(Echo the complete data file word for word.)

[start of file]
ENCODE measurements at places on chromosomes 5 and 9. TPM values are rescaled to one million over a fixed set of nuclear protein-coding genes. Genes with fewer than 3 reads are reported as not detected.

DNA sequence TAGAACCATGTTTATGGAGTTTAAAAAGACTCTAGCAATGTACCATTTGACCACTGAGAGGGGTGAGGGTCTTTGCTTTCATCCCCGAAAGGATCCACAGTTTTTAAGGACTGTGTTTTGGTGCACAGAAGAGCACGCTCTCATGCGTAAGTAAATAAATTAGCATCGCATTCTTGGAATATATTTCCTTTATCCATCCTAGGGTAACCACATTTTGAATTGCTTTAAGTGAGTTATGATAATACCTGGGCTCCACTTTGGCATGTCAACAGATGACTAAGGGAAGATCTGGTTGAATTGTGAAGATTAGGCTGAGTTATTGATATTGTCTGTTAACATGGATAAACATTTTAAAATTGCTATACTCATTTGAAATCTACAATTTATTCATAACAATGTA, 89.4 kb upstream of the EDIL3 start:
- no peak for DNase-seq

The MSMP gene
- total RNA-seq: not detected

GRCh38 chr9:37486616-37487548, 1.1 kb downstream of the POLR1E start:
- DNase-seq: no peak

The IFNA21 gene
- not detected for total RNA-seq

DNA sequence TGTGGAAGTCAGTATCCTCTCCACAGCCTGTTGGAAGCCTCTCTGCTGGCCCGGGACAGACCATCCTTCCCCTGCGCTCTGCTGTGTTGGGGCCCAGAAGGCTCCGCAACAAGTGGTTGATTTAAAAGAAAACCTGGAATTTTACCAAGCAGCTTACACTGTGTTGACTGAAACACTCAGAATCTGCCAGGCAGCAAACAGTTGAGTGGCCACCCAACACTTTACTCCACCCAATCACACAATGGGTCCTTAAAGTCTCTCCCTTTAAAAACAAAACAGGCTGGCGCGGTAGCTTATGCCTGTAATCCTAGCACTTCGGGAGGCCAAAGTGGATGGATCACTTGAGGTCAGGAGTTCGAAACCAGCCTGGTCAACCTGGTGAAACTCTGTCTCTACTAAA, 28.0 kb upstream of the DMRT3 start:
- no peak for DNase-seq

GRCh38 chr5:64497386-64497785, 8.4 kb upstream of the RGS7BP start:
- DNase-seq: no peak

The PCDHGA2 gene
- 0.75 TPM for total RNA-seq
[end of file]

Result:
ENCODE measurements at places on chromosomes 5 and 9. TPM values are rescaled to one million over a fixed set of nuclear protein-coding genes. Genes with fewer than 3 reads are reported as not detected.

DNA sequence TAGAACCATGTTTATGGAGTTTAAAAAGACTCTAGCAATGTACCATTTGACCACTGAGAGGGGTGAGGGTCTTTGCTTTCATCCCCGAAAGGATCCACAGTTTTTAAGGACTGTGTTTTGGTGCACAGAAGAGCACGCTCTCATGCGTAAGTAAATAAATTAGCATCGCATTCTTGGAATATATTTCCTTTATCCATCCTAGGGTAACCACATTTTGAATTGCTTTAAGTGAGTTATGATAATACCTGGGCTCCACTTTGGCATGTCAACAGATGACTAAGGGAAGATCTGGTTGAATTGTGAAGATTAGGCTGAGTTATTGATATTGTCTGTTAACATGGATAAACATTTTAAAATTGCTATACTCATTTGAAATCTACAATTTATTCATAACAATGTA, 89.4 kb upstream of the EDIL3 start:
- no peak for DNase-seq

The MSMP gene
- total RNA-seq: not detected

GRCh38 chr9:37486616-37487548, 1.1 kb downstream of the POLR1E start:
- DNase-seq: no peak

The IFNA21 gene
- not detected for total RNA-seq

DNA sequence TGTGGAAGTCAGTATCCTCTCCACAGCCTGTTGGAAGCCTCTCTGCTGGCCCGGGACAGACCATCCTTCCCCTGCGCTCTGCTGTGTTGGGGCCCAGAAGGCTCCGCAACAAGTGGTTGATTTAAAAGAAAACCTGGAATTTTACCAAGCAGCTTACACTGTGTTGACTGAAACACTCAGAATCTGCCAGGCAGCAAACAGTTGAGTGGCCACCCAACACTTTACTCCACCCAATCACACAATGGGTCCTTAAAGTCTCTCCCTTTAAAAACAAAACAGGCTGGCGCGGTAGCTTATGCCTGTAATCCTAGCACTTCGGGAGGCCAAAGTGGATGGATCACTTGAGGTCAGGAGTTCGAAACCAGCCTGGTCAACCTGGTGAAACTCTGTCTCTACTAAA, 28.0 kb upstream of the DMRT3 start:
- no peak for DNase-seq

GRCh38 chr5:64497386-64497785, 8.4 kb upstream of the RGS7BP start:
- DNase-seq: no peak

The PCDHGA2 gene
- 0.75 TPM for total RNA-seq